Becca Burk guides us in using self-portraits as an assessment tool for early writers. Becca shares a rubric, self-portrait samples, and practical next steps for her kindergarten writers.
Jen Court considers whether creating class books is a valuable use of time for today’s young students. As she teases out this question, she realizes class books are a relevant and essential instructional strategy.
Ruth Metcalfe tapped a plethora of resources to help her first-grade writers understand how to communicate meaning with illustrations.
Molly James helps us develop an essential point of view for uplifting choice in decision making for young writers and readers.
Becca Burk gives the science behind mistakes and growth, and offers suggestions on ways to use mistakes as a means to help students become critical thinkers and problem solvers.
Ruth Metcalfe shares a fun-loving and inspiring early reader booklist to help boost reading energy in her classroom library.
When an excited young reader interrupts the quiet hum of reading workshop, Becca Burk analyzes the important unseen choices students make as learners, and the powerful messages teachers’ responses send.
Heather Fisher considers the research behind gamified experiences and applies it to a lengthy first-grade phonics assessment. Heather challenges us to gamify assessments to maintain the integrity of the assessment while increasing student engagement.
What to do with writers who catch errors in isolation but not in their own writing? Cathy Mere suggests three ways to help students self-correct their writing.
Becca Burk reminds all of us that one of the important parts of being a teacher is helping students believe they are capable. Becca shares three practical ways to uplift student capability.
Becca Burk asserts that every child can become a writer when given materials, opportunity, and authentic glimpses into what it means to be a writer. Most importantly, though, children need adults who believe they are writers.
Bitsy Parks shares an initial read aloud to encourage primary students to develop the ability to see math everywhere.
Ruth Metcalfe releases responsibility to her first-grade class to create formative assessments and take ownership in their learning.
Ruth Metcalfe is determined to make teaching points from writing conferences visible for her young multi-language learners. She offers a how-to guide for all teachers to do the same and make the teaching accessible to students even after the conference is over.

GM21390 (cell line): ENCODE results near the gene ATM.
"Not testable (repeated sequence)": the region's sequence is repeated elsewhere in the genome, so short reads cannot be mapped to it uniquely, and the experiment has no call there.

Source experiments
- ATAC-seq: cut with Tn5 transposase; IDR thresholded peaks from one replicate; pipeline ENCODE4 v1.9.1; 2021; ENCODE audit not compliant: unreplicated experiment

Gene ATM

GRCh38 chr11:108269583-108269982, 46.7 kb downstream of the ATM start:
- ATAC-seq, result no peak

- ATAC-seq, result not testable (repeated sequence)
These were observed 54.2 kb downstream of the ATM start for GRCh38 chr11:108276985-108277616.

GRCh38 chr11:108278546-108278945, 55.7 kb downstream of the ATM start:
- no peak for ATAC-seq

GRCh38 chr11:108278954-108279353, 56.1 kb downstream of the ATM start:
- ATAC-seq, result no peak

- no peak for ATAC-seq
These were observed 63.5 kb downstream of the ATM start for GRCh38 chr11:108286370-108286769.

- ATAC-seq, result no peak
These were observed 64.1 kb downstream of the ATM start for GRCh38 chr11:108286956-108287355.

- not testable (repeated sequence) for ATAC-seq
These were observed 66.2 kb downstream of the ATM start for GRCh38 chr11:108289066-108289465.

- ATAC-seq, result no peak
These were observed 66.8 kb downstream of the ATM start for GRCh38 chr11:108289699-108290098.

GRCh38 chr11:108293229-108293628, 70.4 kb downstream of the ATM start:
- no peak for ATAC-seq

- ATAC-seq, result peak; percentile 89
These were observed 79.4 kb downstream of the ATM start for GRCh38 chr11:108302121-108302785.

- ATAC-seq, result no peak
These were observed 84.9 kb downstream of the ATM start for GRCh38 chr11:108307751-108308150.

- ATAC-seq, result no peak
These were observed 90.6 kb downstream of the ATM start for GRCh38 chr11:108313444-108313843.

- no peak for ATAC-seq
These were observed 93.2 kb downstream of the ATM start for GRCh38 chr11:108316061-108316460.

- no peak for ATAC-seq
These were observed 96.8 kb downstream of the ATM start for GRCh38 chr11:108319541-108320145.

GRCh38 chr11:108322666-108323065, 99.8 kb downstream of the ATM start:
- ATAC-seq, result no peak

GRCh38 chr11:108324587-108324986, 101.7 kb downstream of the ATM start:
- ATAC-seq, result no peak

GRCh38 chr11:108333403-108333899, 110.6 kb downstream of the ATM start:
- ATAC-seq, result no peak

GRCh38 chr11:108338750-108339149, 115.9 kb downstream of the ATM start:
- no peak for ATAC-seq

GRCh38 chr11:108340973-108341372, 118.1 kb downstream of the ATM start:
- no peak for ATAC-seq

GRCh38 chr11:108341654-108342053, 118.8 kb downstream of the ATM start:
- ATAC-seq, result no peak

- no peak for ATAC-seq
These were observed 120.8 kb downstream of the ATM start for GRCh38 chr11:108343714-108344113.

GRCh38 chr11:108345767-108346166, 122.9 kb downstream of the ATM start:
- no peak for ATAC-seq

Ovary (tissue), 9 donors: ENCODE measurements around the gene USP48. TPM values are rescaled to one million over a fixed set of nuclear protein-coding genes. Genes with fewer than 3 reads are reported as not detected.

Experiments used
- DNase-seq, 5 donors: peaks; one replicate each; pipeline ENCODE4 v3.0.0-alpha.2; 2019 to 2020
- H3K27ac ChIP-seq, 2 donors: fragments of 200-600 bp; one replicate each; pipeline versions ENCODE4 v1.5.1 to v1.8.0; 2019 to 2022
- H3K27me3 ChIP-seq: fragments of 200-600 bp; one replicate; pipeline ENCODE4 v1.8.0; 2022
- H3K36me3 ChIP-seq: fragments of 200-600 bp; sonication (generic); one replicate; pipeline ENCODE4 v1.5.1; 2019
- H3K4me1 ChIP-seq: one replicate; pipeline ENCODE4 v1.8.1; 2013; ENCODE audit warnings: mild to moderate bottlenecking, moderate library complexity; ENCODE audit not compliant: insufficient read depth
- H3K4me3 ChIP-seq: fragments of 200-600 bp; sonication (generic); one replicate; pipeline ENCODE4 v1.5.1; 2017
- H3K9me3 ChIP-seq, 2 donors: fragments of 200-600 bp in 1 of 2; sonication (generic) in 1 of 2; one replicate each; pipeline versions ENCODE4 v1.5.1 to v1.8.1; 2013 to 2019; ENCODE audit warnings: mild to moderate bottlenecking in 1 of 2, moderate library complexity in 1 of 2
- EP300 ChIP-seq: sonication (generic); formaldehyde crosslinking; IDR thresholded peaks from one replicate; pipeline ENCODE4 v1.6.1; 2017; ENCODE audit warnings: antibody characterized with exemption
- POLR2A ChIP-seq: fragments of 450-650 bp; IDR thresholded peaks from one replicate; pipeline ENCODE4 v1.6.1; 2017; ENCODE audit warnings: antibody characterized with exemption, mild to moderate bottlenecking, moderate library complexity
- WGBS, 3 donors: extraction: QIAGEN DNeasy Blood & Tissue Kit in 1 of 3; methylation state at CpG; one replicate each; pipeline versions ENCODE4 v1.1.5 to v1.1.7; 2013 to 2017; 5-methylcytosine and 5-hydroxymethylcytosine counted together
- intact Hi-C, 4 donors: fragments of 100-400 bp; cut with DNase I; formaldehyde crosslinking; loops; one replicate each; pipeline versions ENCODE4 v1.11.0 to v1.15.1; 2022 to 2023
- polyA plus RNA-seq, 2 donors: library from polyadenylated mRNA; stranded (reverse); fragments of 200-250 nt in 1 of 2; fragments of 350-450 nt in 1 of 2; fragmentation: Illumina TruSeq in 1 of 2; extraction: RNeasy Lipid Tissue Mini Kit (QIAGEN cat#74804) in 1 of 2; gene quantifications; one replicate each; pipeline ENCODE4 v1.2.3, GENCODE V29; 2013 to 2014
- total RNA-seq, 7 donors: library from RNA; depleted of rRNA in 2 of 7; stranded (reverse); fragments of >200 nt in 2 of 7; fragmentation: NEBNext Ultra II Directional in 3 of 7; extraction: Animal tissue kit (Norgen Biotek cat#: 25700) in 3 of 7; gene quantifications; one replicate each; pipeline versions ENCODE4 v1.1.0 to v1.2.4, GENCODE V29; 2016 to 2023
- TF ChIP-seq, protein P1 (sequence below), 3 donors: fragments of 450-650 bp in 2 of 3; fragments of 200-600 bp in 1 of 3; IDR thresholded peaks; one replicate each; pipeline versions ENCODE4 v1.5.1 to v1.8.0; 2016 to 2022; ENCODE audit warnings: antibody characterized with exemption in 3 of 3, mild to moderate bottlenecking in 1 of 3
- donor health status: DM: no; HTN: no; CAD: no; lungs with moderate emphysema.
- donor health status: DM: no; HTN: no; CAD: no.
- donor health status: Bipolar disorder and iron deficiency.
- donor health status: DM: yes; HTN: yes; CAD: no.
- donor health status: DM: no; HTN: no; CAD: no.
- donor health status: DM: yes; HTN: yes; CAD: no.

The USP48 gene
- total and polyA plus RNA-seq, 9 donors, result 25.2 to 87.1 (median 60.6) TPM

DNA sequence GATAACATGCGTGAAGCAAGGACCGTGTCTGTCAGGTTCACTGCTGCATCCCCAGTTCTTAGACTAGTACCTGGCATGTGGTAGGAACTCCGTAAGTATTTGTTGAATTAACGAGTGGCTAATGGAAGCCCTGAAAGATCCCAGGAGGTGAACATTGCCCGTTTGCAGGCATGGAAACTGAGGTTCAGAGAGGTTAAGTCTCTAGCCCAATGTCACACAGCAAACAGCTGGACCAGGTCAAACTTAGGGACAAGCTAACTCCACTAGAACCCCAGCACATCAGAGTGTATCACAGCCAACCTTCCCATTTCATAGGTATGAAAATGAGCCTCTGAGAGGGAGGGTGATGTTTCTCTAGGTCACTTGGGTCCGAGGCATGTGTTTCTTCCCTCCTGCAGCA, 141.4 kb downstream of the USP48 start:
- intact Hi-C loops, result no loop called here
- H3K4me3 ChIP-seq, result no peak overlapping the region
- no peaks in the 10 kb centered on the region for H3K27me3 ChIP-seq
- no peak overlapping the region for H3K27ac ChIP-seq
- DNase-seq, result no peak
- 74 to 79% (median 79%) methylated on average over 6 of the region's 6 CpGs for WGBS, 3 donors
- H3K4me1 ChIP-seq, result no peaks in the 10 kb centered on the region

Ruth Metcalfe candidly shares the way she tackles the transfer of reading skills with her small group by using cut-apart sentences.
Melanie Meehan shares insights to emphasize the importance of responding to emergent writers and understanding the progression of young writers.
Bitsy Parks leads her first grade class in a study about communication in order to strengthen their social distanced and muffled-by-masks community. Included is a booklist.
Tammy Mulligan promotes independence in her student writers by supporting them in creating writing plans. A download of a planning template is included so your students can create writing plans, too.
Tammy Mulligan shares her quick thinking when students are bored with book clubs and reminds us all of the importance of offering playful choice for students to show their learning.
Some emergent readers happily browse for books and explore them independently. For others, it’s a struggle. Cathy Mere shares her favorite strategies for helping all readers get comfortable with selecting books on their own.
Suzy Kaback marvels at a very young learner who is a “secret reader,” and this leads her to reassess the value of constantly celebrating new skills in school communities.
A word wall in preschool?! Shari Frost helps a teacher meet this impossible edict, and has a lot of fun in the process thinking about how our youngest learners acquire word knowledge.
Dana Murphy realizes the best way to introduce students to reading in kindergarten is to apply the principles that work at home with her own children.
Katherine Sokolowski had a dream — her whole community reading and celebrating the same book. She explains how she helped coordinate, organize, and purchase hundreds of books for a community-wide reading of Wonder.
Ruth Ayres shares some of her favorite mentors and mentor texts for developing good writing processes and habits.
Shari Frost observes a teacher conferring with a first grader who is mystified at the advice to "get your mouth ready," and it leads her to consider what works best in helping young readers.
Leslie Woodhouse discovers a dollar store find takes on a life of its own in her preschool classroom in this delightful essay.
Melissa Kolb explores what needs to be in place for our youngest students to learn how to converse kindly.
Melissa Kolb shares some of her favorite mentor texts for helping preschoolers understand friendship.
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